Healthy Outcomes – Make Sure Materials, Supplies Are Deducted in Correct Tax Year

The tax deductibility of materials and supplies in a medical practice is often overlooked. Depending on your facts and circumstances, you may not be able to deduct these costs for tax purposes in the year purchased.
In order to properly apply the tax rules and avoid a potential IRS audit adjustment, it is important to understand the definition of materials and supplies and their classification so that they are deducted in the correct tax year. The following is an analysis of the steps that should be taken to determine if you have materials and supplies, the general rules on their deductibility, and a discussion of an election that can be made to get a deduction for many of these items in the year of purchase.

Step One: Do You Have
Materials and Supplies?
The tangible property regulations (TPRs) that were made final in September 2013 define materials and supplies as tangible property that is not inventory. It is property that is used or consumed in the taxpayer’s operations and includes items in any one of the following categories:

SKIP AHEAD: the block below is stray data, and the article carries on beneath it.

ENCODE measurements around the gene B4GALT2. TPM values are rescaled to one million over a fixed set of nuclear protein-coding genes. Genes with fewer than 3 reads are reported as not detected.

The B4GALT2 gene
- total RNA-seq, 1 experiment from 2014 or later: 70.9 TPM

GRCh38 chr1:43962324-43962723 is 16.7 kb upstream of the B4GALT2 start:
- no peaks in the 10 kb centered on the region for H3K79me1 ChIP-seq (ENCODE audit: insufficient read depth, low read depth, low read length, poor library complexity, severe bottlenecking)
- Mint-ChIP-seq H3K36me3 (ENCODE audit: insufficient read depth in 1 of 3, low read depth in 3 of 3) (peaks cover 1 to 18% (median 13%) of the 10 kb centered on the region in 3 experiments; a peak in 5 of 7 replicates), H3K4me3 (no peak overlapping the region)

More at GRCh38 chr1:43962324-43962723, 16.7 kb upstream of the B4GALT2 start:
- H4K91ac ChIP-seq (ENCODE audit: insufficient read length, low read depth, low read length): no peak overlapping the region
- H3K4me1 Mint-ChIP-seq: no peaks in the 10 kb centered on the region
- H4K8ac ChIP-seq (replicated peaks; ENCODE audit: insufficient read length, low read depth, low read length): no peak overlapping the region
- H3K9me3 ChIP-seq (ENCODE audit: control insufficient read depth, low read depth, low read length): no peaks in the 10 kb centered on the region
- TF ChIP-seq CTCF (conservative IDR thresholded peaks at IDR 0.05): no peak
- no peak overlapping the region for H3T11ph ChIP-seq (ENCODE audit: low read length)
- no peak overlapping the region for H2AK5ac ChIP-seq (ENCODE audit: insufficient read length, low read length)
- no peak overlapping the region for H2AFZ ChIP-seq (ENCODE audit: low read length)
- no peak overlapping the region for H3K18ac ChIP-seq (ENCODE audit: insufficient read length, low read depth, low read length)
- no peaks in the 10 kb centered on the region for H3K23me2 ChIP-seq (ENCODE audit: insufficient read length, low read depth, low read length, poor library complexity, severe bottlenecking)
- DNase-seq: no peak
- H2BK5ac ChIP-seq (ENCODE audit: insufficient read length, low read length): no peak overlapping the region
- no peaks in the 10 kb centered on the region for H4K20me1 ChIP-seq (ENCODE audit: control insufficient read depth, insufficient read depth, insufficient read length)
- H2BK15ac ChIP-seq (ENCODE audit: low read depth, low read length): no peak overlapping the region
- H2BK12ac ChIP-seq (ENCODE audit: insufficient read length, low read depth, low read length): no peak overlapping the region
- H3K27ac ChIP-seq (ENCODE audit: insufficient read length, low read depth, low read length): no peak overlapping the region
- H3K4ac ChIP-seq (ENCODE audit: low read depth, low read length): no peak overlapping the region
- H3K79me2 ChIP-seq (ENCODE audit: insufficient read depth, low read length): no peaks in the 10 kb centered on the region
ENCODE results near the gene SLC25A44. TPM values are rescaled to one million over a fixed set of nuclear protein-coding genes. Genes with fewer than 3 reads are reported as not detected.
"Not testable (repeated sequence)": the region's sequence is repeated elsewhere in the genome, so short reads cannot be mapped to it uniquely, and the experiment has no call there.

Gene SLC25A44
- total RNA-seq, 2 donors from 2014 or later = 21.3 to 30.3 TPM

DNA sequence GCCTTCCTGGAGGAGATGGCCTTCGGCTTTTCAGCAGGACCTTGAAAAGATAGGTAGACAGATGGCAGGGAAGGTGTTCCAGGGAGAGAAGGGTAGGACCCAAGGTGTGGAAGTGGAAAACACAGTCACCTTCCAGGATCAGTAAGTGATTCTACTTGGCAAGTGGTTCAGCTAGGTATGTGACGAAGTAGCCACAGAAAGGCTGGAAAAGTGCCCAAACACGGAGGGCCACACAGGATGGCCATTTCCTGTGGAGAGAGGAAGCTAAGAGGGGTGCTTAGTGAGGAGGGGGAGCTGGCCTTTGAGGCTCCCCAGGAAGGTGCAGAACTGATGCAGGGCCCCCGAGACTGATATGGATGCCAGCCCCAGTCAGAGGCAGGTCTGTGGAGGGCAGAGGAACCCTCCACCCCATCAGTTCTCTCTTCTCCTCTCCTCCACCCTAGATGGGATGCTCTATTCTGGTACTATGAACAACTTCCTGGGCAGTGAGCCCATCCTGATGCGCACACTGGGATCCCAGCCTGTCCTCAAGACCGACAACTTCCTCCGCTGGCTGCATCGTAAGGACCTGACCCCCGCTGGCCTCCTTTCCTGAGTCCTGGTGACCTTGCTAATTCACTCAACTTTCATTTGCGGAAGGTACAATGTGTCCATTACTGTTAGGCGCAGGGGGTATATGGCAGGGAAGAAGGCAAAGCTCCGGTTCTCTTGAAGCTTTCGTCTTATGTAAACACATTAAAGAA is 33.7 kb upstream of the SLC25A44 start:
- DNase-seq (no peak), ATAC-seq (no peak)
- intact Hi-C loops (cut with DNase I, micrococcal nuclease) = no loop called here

(1) Components acquired to maintain, repair, or improve a unit of tangible property;
(2) Fuel, lubricants, water, and similar items, such as gauze or Band-Aids, that are reasonably expected to be consumed in 12 months or less;
(3) A unit of property with an economic useful life of 12 months or less;
(4) A unit of property with an acquisition cost or production cost of $200 or less; or
(5) Any other amount identified in IRS guidance as a material and supply.

The term ‘unit of property’ (UOP) as referred to above includes all components that are functionally interdependent, such that one component can’t be placed in service without the other component.
Though the first definition above includes components acquired to improve a UOP as a material and supply, these items may be recharacterized as a cost of an improvement that must be capitalized and depreciated as part of the overall improvement. For instance, lumber (a component) used to improve a building must be capitalized as part of the overall building.
The new regulations do not supersede prior published guidance concerning the tax treatment of materials and supplies. This includes a 2002 revenue procedure that allows certain qualifying small businesses, though they may have inventories that would otherwise require the accrual method, to elect to use the cash method. An example would be an orthopedic practice, which maintains an inventory of crutches, braces, and other related items.